It was a chilly day in Mobile when the players took the field for the first practice of the week.
Here is what I saw.
First up was the South squad. Unfortunately, news dropped at the beginning of the day, that Brandon Aiyuk failed his medical exam so won’t be participating this week. Word is that it was a non-serious calf issue, so he’ll be fine, but I was bummed that we didn’t get to watch him this week.
For the majority of the South practice, I stood near the big uglies to watch the offensive linemen on blocking drills, and the trench battles between OL and DL.
Right off the bat, Lloyd Cushenberry stuck out for his technique and his movement skills.
The Bengals staff had the linemen working zone blocking drills to start off the period. It was clear he was comfortable in a zone scheme, and he showed off his fluid movements on the various zone blocks they drilled. In particular Cushenberry got kudos from the staff for a good left hand on a reach block to the right. All the reach drills, Cushenberry looked really good.
When the Dline came over for 1-on-1s, Cushenberry showed great ability to get low, reset when bull-rushed, and was stout handling power. I have multiple notes of good reps from the LSU center, and he got a “good stuff” from the Oline coach who wasn’t super inclined to handing out praise.
I had a chance to chat with Cushenberry at the media day before practice. I asked him about his role in the offense, and how much responsibility he had within LSU’s system. He said essentially everything started with him.
He would make all the line calls, and set the protection, with Joe Burrow having the ability to change it if he saw something like a safety rotating late, etc. But for the most part, he has been the guy running the show on the offensive line for his collegiate career. He said he definitely feels like that experience has set him up well for the next level, and it’s clear that experience translates on the field as he looks to me like one of the best offensive lineman here.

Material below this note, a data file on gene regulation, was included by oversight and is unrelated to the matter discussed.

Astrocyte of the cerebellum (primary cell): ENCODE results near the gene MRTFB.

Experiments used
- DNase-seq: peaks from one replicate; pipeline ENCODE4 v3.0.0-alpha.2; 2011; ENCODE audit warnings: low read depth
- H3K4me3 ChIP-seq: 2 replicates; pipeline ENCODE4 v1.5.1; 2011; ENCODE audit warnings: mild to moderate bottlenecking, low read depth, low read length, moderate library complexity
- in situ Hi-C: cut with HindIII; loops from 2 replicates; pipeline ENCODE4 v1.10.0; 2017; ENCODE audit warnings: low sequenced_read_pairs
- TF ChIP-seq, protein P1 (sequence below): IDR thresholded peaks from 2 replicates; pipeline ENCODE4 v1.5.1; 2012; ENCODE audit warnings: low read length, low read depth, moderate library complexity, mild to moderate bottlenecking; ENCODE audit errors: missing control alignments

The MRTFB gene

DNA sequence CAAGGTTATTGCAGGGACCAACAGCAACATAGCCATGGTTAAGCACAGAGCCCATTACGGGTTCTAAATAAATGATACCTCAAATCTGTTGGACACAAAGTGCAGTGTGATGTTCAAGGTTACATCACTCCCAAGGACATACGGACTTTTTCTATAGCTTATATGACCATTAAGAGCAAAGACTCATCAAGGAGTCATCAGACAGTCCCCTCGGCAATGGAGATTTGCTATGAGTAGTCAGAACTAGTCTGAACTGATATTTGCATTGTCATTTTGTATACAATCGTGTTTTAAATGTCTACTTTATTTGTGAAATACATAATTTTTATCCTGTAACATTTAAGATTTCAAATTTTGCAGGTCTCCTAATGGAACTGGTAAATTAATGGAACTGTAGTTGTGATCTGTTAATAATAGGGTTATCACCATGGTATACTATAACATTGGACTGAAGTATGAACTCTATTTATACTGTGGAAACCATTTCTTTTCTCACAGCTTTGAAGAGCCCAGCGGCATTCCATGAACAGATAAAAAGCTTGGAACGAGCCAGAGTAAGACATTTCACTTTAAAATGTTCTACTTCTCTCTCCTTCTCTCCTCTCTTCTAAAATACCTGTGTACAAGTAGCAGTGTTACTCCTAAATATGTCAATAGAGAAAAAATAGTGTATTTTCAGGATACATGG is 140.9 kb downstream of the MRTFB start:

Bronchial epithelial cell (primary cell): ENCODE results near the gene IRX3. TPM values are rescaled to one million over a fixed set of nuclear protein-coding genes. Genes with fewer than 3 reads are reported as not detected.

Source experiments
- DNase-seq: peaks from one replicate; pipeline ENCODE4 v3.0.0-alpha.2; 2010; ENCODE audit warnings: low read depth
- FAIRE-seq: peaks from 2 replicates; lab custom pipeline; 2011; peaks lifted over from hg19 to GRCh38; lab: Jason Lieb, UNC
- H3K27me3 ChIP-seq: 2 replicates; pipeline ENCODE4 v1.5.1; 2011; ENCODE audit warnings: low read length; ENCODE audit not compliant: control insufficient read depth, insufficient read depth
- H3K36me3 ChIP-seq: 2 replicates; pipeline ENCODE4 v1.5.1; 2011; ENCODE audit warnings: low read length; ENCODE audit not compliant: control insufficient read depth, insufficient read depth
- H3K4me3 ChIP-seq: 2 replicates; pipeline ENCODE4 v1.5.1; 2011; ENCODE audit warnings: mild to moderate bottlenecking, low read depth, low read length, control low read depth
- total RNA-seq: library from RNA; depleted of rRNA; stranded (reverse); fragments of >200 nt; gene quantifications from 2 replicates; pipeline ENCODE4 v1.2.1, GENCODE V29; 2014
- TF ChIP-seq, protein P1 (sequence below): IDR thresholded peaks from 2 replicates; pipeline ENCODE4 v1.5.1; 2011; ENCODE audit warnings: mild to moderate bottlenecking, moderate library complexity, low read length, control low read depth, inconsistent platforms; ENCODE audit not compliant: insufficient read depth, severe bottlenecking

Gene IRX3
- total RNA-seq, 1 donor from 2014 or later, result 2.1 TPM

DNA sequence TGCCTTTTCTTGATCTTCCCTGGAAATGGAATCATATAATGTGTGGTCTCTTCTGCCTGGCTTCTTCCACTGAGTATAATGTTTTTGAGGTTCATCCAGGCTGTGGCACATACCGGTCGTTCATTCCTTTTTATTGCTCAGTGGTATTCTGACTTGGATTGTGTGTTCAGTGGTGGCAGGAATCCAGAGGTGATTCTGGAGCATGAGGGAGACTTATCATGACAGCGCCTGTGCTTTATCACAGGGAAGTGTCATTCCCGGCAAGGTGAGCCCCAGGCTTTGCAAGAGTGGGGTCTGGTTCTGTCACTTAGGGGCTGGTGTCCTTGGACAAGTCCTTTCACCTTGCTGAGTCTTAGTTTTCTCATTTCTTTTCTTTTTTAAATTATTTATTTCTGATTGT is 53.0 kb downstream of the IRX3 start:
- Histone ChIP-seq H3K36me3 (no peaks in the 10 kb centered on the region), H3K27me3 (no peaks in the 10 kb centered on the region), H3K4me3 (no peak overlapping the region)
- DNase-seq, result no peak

When I asked about which schemes he is most comfortable, he said they ran a lot of wide zone at LSU and he’s very comfortable with getting to the second level and cutting guys off, but this year they ran more inside zone and power concepts as well, so he feels comfortable going into any scheme and fitting in.
He was one of the highlights of the day for me.
Other quick offensive line notes:
#77 Alex Taylor, OT from South Carolina State, is tall and long! The biggest challenge for him is going to be staying low. I like his hands and movement skills though. He made my notes for getting kudos on footwork in a pass set. His long arms are such an asset. He is definitely more comfortable in the passing game. At 6’8” height, 36 1/8 inch-long arms, and an 88-inch wingspan, he swallows pass rushers up at right tackle, but looked a little awkward getting out in space in the run game.
Logan Stenberg, the guard from Kentucky is a guy I was interested in seeing today, but I was a bit disappointed. His movement skills are definitely a weak area, and he was beat a few times in pass protection. He warmed up more as the practices went on, winning one pass rush rep pretty decisively, and getting a compliment from the coach on his pass set.
One guy who wasn’t on my radar, but really stuck out to me was Ishmeal Keith, center for San Diego State. He is a little undersized, but has good movement skills, and was pretty stout in the 1-on-1s. Made my notes several times for a good cutoff block in the run game, and had a few good pass blocking reps.
They shifted him to guard on one of the last reps, and he was beat pretty bad to the outside. He likely needs to stay at pivot at the next level, but has some potential.